Page last updated at 17:32 GMT, Friday, 26 March 2010

Pair jailed for Brighton Marina people smuggling scheme


Pair jailed for people smuggling

A man who claimed to be a human rights activists has been jailed for six years for smuggling 21 illegal immigrants into Brighton Marina in a 55ft yacht.

Enrique Figueroa, 46, who admitted assisting illegal immigration, said he brought the group of Asian women and men to the UK for humanitarian reasons.

But the French national's explanation was not accepted by Hove Crown Court.

His co-accused, Nelson Bazin, 23, who also pleaded guilty to the charge, was jailed for three and a half years.

Recorder Peter Gower said he was certain Figueroa had acted for financial gain.

I'm quite sure that you acted for financial gain. I simply do not believe your evidence to the contrary
Recorder Peter Gower, Hove Crown Court

The court heard a large group of people of "oriental or Chinese appearance" were seen getting off the motorised yacht, named Pelican, when it arrived at the marina from Dieppe, on 27 June 2009.

Prosecutor Irena Ray-Crosby said other boat owners watched as the group of Asian men and women walked to a nearby bus stop with Figueroa and then boarded a bus.

She said the harbour manager notified the police, immigration authorities and the Coastguard after he received reports of the activity but they were unable to stop the group boarding a train to London at Brighton station.

Figueroa and Bazin, who is also from France, were arrested two days later.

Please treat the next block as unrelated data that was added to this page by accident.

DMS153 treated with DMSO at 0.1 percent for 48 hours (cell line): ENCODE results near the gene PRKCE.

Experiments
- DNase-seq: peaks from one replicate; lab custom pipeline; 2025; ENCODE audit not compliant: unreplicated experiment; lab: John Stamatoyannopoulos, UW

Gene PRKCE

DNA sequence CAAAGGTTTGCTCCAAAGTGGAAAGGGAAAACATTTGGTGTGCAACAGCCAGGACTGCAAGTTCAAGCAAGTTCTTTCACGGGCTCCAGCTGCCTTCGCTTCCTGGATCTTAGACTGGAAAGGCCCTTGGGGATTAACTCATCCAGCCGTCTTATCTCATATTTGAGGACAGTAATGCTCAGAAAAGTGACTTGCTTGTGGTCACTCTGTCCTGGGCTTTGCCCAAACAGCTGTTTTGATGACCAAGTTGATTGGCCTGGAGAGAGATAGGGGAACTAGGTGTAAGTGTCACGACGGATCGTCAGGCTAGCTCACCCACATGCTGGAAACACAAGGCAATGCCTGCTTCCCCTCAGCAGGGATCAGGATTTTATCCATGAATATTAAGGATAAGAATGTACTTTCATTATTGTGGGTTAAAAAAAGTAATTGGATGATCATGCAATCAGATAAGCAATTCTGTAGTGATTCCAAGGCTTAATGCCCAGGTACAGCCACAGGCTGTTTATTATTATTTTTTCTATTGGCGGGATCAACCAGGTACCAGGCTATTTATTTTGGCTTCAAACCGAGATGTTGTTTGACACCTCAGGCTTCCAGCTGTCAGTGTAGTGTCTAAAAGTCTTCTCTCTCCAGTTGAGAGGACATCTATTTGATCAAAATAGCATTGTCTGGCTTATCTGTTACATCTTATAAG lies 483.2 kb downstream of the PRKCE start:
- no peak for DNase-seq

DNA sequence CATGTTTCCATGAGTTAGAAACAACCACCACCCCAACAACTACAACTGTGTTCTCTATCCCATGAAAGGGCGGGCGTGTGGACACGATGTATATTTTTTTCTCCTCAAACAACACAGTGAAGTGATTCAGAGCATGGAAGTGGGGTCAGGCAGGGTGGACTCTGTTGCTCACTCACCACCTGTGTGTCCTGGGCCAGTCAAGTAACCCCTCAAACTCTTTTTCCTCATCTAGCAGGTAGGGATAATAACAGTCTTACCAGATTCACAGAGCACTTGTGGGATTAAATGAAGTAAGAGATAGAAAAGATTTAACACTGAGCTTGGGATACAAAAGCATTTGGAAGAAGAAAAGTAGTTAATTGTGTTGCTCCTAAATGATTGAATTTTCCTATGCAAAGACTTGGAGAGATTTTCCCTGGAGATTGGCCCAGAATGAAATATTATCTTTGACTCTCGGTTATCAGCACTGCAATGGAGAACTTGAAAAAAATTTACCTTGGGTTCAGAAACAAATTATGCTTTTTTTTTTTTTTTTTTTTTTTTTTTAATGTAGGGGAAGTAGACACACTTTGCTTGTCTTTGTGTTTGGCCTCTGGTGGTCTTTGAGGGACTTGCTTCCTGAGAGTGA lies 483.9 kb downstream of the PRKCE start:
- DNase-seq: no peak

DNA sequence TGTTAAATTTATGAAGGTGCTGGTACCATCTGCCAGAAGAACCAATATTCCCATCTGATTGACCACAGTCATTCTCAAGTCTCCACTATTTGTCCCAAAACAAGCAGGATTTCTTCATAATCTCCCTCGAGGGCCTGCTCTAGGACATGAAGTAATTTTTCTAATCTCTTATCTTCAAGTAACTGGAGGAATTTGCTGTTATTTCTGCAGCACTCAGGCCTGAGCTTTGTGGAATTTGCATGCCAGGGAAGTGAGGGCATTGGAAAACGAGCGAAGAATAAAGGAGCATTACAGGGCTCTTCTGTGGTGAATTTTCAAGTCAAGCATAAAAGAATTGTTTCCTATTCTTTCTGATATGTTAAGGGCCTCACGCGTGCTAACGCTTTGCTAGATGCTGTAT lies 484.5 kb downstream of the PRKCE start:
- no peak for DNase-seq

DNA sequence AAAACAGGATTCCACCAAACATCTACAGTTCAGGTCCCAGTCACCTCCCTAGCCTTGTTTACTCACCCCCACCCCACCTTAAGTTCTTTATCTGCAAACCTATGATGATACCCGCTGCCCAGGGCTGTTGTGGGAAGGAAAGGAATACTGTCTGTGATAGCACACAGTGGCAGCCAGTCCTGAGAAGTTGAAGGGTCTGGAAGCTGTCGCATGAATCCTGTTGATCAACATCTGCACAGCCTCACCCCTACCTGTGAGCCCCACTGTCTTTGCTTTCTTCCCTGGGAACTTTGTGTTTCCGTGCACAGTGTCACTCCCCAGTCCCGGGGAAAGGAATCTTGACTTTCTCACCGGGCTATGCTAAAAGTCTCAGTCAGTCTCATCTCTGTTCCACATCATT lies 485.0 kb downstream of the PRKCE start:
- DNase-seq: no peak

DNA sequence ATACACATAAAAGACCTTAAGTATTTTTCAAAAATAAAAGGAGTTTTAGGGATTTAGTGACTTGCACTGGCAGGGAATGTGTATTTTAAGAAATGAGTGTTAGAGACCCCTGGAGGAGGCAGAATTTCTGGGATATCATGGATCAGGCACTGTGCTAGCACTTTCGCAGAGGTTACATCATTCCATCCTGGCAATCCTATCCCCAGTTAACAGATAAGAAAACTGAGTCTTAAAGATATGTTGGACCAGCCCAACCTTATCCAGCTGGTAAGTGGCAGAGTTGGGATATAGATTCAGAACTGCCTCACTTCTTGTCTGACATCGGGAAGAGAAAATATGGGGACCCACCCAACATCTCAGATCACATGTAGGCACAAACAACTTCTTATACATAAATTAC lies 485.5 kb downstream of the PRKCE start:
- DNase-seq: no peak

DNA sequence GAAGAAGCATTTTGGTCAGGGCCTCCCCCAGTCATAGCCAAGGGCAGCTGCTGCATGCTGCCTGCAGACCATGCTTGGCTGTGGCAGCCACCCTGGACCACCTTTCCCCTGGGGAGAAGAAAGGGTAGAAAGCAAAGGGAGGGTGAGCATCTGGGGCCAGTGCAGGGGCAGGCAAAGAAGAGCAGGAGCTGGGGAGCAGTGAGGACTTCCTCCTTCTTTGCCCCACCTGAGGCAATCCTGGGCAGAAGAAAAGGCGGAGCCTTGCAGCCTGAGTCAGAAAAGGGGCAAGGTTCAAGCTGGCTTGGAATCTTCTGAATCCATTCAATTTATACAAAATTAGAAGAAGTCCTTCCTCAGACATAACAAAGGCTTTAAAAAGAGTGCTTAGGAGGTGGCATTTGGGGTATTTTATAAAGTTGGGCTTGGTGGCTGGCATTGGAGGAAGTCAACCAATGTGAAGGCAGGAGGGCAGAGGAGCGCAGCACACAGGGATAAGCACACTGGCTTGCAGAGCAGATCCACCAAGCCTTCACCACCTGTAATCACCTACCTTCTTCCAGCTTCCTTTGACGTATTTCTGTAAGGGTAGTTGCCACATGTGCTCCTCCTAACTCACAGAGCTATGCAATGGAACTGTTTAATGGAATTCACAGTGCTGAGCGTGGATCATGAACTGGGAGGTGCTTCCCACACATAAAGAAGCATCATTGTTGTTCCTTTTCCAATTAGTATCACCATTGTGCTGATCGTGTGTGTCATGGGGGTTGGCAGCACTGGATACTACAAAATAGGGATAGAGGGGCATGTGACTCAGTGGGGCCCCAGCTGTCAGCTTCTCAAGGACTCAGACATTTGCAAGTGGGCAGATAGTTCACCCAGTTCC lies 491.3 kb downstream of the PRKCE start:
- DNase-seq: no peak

The court was told Figueroa was the "prime mover" who organised the operation.

Jeffrey Lamb, defending, said after campaigning for the rights of illegal immigrants as a journalist and human rights activist in France he decided it would be more effective to transport them to a better life.

Figueroa, who learnt to speak English while he was on remand, said: "I know it's illegal but I'm happy that these guys have a new chance in their lives.

"I took absolutely no money from them."

'Became suspicious'

After being told of Figueroa's previous convictions, Recorder Gower said he did not believe his claim his actions were motivated by humanitarian reasons because of the "inherent unlikelihood of you being an armed robber turned philanthropist".

He told Figueroa: "I'm quite sure that you acted for financial gain. I simply do not believe your evidence to the contrary.

"The experience of courts in this country is that defendants traffic people in large numbers for reward. I'm quite sure that you're no exception to the norm."

The court was told Bazin met Figueroa three months earlier and agreed to teach him to sail and skipper the yacht as he had recently qualified.

At a previous hearing David Beard, defending, said Bazin became suspicious part-way through their journey when he spotting a number of Asian people on board.

Recorder Gower QC said he accepted Bazin only became involved in the scheme in order to gain experience in skippering a vessel.

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